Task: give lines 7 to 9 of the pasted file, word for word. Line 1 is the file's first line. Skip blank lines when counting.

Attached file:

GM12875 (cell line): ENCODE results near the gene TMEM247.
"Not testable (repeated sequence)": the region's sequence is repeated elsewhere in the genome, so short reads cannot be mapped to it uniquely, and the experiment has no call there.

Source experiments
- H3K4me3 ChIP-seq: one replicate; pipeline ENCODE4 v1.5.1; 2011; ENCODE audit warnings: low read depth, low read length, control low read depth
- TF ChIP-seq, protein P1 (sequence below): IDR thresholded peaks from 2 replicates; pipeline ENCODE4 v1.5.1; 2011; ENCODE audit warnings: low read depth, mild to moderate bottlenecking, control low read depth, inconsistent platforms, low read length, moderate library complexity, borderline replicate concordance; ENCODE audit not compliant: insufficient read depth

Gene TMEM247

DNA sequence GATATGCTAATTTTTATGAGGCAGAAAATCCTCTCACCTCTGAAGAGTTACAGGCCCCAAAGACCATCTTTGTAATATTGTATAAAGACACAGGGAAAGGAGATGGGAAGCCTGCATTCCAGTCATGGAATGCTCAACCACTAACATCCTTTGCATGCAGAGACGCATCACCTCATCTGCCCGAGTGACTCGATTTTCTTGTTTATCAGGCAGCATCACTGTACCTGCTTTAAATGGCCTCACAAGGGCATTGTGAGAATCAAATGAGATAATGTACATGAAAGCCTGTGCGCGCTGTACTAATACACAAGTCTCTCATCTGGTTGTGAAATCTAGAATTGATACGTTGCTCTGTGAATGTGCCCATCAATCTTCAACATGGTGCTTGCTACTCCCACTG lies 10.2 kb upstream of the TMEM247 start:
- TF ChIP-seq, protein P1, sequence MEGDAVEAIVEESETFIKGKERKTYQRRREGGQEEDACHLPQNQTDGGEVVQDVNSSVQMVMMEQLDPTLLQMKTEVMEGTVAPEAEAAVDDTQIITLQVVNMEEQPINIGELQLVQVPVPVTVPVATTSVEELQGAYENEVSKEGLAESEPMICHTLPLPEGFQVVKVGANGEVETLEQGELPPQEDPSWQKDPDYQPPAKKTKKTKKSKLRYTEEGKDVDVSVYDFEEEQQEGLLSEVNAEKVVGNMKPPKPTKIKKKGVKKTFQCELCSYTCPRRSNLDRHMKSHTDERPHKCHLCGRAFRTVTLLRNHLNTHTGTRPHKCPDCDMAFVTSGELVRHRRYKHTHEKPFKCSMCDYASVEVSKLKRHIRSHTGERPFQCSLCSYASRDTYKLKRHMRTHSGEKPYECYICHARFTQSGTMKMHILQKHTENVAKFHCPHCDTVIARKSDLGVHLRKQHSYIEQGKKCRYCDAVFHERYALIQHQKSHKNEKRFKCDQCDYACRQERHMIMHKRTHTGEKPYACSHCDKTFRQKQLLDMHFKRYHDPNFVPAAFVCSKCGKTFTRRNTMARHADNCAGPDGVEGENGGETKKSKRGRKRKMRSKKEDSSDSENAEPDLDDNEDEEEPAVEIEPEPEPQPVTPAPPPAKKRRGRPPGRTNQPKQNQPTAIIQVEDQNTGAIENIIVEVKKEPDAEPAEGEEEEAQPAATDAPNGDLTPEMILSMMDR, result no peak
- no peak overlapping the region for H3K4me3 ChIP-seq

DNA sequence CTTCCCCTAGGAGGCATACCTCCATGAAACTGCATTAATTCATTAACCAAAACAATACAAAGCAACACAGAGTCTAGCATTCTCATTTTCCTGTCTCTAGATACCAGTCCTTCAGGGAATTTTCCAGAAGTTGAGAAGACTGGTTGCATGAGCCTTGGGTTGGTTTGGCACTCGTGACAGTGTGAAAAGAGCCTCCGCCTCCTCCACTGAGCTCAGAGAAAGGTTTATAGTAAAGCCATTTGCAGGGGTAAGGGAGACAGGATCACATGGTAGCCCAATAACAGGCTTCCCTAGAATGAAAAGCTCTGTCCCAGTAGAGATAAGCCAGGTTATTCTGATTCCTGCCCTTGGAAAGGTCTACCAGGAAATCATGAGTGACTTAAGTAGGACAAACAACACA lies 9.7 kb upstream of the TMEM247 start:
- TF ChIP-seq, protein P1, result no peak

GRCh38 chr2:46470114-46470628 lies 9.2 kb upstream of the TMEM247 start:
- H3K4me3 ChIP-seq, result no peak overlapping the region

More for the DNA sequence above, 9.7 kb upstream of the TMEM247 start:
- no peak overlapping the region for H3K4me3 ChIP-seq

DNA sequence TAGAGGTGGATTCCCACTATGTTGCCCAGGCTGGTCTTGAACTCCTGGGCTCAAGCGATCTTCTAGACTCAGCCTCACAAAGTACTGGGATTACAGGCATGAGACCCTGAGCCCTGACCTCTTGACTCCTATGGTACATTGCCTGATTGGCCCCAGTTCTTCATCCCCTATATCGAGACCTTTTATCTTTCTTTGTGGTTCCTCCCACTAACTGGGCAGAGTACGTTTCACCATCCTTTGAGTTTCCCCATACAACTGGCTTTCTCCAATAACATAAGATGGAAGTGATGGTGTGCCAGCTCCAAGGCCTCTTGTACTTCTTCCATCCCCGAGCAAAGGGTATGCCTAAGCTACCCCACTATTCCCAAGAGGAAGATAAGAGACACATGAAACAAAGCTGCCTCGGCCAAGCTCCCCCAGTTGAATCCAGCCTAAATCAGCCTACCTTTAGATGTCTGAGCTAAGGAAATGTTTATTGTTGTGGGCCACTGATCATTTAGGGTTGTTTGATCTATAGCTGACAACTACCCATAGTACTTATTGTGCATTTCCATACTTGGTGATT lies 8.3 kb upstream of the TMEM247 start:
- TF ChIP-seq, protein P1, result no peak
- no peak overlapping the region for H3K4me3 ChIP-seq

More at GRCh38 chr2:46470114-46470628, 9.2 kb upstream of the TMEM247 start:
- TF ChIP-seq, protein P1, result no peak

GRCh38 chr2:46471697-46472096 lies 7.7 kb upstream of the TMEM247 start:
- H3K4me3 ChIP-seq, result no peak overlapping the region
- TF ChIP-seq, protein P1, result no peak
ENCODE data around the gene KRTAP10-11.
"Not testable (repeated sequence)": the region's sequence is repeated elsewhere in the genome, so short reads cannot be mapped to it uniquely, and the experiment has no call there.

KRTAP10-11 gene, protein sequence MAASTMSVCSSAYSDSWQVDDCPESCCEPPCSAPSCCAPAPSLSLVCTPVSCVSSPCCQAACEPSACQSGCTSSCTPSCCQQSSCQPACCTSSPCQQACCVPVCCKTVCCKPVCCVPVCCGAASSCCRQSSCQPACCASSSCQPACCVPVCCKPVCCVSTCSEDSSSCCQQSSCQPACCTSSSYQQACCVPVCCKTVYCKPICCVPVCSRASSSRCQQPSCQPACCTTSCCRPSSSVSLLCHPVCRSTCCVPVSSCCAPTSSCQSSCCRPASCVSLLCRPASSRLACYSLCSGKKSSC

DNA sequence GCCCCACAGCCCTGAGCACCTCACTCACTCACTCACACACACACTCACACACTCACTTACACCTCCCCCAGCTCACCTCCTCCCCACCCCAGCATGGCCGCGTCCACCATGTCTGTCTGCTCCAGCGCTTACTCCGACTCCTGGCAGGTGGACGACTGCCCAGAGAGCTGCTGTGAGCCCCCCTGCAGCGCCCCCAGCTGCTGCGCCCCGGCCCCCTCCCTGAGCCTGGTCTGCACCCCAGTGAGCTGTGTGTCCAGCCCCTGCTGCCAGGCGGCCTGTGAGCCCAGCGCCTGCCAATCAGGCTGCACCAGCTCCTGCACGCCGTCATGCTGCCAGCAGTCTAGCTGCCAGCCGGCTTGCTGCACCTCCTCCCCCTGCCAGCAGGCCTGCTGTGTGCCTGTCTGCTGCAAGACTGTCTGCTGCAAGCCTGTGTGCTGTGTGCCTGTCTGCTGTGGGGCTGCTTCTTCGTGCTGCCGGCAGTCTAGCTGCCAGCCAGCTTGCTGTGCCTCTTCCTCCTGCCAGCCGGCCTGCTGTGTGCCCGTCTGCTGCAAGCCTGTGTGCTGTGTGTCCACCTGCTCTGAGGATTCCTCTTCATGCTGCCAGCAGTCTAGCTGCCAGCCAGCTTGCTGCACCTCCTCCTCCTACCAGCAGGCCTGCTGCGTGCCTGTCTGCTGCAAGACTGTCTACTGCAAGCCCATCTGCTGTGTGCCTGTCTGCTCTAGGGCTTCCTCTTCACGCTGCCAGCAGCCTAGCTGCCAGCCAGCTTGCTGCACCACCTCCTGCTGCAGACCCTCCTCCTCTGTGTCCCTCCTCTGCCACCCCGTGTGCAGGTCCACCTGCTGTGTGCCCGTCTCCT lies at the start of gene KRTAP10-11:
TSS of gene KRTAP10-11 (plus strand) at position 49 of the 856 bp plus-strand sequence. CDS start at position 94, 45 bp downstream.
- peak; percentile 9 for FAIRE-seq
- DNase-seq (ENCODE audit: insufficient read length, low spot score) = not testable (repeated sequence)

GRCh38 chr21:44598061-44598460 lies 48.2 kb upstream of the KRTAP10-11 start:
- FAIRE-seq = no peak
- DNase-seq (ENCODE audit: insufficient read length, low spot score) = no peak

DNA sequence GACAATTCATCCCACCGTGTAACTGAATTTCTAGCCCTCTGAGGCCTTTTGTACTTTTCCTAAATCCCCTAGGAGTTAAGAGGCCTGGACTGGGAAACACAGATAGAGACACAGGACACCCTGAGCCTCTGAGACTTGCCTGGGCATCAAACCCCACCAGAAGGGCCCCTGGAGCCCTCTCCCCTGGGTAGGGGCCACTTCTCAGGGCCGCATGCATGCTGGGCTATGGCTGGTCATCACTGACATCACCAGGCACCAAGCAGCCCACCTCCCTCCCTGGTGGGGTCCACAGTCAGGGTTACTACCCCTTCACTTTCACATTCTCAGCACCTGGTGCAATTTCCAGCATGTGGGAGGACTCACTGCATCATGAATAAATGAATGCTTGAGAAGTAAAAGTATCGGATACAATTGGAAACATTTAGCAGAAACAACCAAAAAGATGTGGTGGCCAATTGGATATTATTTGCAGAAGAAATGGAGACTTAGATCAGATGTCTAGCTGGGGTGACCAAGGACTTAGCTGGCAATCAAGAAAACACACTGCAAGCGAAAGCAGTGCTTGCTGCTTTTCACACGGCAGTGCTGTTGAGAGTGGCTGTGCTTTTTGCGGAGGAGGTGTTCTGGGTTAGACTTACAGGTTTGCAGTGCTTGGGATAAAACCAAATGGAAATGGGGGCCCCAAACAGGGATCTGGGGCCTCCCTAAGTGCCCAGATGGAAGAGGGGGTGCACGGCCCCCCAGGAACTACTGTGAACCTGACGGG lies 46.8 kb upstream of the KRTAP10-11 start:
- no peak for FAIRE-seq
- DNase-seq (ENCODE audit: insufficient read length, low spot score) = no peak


DNA sequence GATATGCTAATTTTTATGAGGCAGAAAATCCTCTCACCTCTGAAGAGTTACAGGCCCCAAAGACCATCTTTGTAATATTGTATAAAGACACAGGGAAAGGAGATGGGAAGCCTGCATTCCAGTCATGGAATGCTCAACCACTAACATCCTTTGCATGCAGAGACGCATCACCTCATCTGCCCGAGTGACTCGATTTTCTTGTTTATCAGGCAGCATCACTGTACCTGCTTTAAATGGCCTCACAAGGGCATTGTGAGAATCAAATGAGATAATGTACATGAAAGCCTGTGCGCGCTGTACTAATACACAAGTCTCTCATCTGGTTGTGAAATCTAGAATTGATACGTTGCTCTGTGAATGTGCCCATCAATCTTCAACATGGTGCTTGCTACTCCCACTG lies 10.2 kb upstream of the TMEM247 start:
- TF ChIP-seq, protein P1, sequence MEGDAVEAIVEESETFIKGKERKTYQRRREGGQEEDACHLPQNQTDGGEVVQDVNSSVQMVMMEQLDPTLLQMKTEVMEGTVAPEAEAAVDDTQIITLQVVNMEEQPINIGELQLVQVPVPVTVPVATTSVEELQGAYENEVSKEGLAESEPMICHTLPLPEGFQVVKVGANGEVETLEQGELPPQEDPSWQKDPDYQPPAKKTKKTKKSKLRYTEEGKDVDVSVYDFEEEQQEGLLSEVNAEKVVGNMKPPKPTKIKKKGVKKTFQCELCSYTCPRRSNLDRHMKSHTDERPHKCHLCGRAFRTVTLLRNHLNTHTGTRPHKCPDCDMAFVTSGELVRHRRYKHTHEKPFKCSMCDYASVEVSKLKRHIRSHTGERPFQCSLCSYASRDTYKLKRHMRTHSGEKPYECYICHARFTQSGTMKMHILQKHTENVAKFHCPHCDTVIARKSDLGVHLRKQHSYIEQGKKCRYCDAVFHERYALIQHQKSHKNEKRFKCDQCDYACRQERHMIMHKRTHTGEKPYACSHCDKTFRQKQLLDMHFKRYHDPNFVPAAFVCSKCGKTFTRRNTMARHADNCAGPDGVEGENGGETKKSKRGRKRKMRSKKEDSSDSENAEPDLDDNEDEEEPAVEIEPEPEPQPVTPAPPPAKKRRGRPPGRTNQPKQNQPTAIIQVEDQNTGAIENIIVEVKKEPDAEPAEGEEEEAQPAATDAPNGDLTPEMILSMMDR, result no peak
- no peak overlapping the region for H3K4me3 ChIP-seq